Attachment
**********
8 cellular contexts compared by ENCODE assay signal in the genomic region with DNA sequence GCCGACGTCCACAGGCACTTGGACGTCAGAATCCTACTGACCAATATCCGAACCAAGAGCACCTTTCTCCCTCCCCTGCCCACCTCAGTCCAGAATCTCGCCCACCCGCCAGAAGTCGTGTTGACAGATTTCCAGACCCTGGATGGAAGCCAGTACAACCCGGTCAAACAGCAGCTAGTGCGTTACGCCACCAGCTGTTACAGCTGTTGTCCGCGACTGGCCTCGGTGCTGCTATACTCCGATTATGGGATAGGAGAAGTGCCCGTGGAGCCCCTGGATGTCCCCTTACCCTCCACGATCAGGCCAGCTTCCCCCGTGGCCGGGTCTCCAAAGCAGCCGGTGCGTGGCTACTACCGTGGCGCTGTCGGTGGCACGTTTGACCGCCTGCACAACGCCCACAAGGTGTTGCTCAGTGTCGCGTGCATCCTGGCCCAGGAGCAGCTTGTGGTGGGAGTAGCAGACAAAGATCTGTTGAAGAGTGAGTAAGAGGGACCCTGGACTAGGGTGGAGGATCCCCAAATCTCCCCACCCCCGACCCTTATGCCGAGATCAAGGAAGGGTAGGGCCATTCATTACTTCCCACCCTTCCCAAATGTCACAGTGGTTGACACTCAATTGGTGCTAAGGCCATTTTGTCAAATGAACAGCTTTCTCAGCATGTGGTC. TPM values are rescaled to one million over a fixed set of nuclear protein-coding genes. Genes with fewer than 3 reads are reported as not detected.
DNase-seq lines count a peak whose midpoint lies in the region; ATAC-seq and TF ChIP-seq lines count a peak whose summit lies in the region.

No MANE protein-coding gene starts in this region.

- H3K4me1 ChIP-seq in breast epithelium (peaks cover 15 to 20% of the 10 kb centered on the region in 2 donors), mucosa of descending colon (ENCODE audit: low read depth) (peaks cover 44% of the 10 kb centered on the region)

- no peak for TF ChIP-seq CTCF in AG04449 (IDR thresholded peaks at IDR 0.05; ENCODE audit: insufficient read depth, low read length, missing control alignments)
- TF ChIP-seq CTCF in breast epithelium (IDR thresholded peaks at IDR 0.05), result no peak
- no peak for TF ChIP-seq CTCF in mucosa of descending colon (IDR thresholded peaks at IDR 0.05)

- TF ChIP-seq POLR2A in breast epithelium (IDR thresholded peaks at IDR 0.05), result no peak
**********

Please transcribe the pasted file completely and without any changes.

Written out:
8 cellular contexts compared by ENCODE assay signal in the genomic region with DNA sequence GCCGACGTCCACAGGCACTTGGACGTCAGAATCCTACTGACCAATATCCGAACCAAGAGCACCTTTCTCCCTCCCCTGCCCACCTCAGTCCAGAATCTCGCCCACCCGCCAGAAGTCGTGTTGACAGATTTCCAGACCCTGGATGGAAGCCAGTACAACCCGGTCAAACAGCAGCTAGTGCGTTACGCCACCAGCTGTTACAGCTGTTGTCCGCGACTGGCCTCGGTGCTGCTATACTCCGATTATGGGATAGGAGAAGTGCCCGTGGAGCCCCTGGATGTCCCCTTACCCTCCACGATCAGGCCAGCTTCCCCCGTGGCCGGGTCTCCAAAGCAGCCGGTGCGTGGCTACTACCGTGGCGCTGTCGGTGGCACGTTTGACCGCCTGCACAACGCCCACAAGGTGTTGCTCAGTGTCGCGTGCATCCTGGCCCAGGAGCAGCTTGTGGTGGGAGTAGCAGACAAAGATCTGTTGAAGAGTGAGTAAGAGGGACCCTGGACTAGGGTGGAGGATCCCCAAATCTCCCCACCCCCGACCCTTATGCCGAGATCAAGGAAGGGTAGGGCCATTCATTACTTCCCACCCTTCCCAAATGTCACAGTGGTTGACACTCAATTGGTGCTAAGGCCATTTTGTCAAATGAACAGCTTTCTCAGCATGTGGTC. TPM values are rescaled to one million over a fixed set of nuclear protein-coding genes. Genes with fewer than 3 reads are reported as not detected.
DNase-seq lines count a peak whose midpoint lies in the region; ATAC-seq and TF ChIP-seq lines count a peak whose summit lies in the region.

No MANE protein-coding gene starts in this region.

- H3K4me1 ChIP-seq in breast epithelium (peaks cover 15 to 20% of the 10 kb centered on the region in 2 donors), mucosa of descending colon (ENCODE audit: low read depth) (peaks cover 44% of the 10 kb centered on the region)

- no peak for TF ChIP-seq CTCF in AG04449 (IDR thresholded peaks at IDR 0.05; ENCODE audit: insufficient read depth, low read length, missing control alignments)
- TF ChIP-seq CTCF in breast epithelium (IDR thresholded peaks at IDR 0.05), result no peak
- no peak for TF ChIP-seq CTCF in mucosa of descending colon (IDR thresholded peaks at IDR 0.05)

- TF ChIP-seq POLR2A in breast epithelium (IDR thresholded peaks at IDR 0.05), result no peak